So-called 'no-kill' bill surfaces in NY
This ill-advised piece of legislation was drafted in the aftermath of the death of Sean Bell outside a Queens, New York strip club in November 2006
Lawmakers in New York are again contemplating the notion of “shoot-to-wound” legislation and cops in that state are understandably furious. The so-called ‘minimum force’ bill was drafted in the aftermath the death of Sean Bell outside a Queens, New York strip club on November 25, 2006. Similar legislation has been previously presented, and defeated, but the fact that it’s come around again indicates a particularly slow learning curve among law makers about what law enforcers actually do.
According to a newspaper report by Murray Weiss of the New York Post, the bill would “amend the state penal codes’ ‘justification’ clause that allows an officer the right to kill a thug if he feels his life or someone else's is in imminent danger.”
Weiss writes that the bill proposed bill “would force officers to use their weapons ‘with the intent to stop, rather than kill’ a suspect” and would mandate that cops ‘shoot a suspect in the arm or the leg’ as opposed to the present practice of aiming center-mass until the threat is stopped.
Here’s just one problem with this ill-advised piece of legislation: cops already shoot to stop — not kill — the threat.
Sure, there’s the one-in-a-million instance — usually when a hostile suspect is holding a hostage at gunpoint with imminent danger of death to said hostage — in which an immediate de-animation shot is required. But there are many, many more instances in which an officer — or multiple officers — have put rounds on a dangerous suspect, stopped them from being a threat, and then instantaneously rendered life-saving aid.
Police1 has obtained the advance draft of an upcoming position paper from our partners at Force Science Research Center, which counters — with ease and aplomb — the sideways thinking in this type of legislation. Check out that important paper here.
“When I encounter civilian response to officer-involved shootings, it’s very often ‘Why didn’t they just shoot him in the leg?’” Dr. Bill Lewinski, executive director of the Force Science Institute, told Force Science News in a 2006 interview centered on Paterson’s proposed legislation. “When civilians judge police shooting deaths–on juries, on review boards, in the media, in the community–this same argument is often brought forward. Shooting to wound is naively regarded as a reasonable means of stopping dangerous behavior.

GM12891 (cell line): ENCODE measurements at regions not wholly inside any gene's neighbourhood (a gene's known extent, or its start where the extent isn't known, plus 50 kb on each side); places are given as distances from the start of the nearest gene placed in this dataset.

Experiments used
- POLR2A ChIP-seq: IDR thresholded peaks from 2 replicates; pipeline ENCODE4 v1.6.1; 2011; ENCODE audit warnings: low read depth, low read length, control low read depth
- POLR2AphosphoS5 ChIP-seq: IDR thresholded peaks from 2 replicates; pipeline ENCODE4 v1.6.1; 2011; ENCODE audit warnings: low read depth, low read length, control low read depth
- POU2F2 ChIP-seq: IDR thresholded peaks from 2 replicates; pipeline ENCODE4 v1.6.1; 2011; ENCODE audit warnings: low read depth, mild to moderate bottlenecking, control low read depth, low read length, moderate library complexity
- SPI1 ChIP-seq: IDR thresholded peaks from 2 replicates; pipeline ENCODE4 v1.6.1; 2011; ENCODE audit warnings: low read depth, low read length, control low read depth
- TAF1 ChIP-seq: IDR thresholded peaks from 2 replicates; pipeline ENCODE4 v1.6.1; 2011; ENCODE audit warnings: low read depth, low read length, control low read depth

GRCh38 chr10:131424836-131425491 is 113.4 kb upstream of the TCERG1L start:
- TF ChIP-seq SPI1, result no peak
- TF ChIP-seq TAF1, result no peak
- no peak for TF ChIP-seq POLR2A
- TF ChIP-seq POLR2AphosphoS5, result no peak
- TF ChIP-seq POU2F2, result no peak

“In reality, this thinking is a result of ‘training by Hollywood,’ in which movie and TV cops are able to do anything to control the outcomes of events that serve the director’s dramatic interests. It reflects a misconception of real-life dynamics and ends up imposing unrealistic expectations of skill on real-life officers.”
Vice President Joe Biden apparently agrees, according to the FSRC report. “When Michael Paladino, president of New York’s Detectives Endowment Association, showed him the bill he reportedly scoffed and suggested that it be called the ‘John Wayne Bill’ because of the unrealistic, movie-like sharpshooting skills it demands of officers,” reads the Force Science paper.
Police1 Firearms Columnist Ron Avery is quoted in the Force Science Research document as saying that shooting to wound “reflects a misapplication of police equipment. Less-lethal options should be attempted only with tools designed for that purpose.”
Avery says further that if you “deliberately use deadly force to bring people into custody without incapacitating them, you’re using the wrong tool for that job. Also, if you shoot them in the arm or leg and you destroy muscle tissue, shatter bone or destroy nerve function you have maimed that person for life. Now attorneys can play the argument of ‘cruel and unusual punishment’ and pursue punitive damages for destroying the capacity of your ‘victim’ to earn wages and so on. You don’t try to just wound people with a gun. Period.”
This legislation — and other such nonsense like it — was almost certainly drafted by a group of people who have never in their lives operated a firearm, much less done so in the life-or-death context that police officers face every day they pin on the badge.
Avery has an idea on how we can help those folks get an idea. “Put them in a cage with a lion,” Avery suggests. “Then let’s see if they shoot to wound.”
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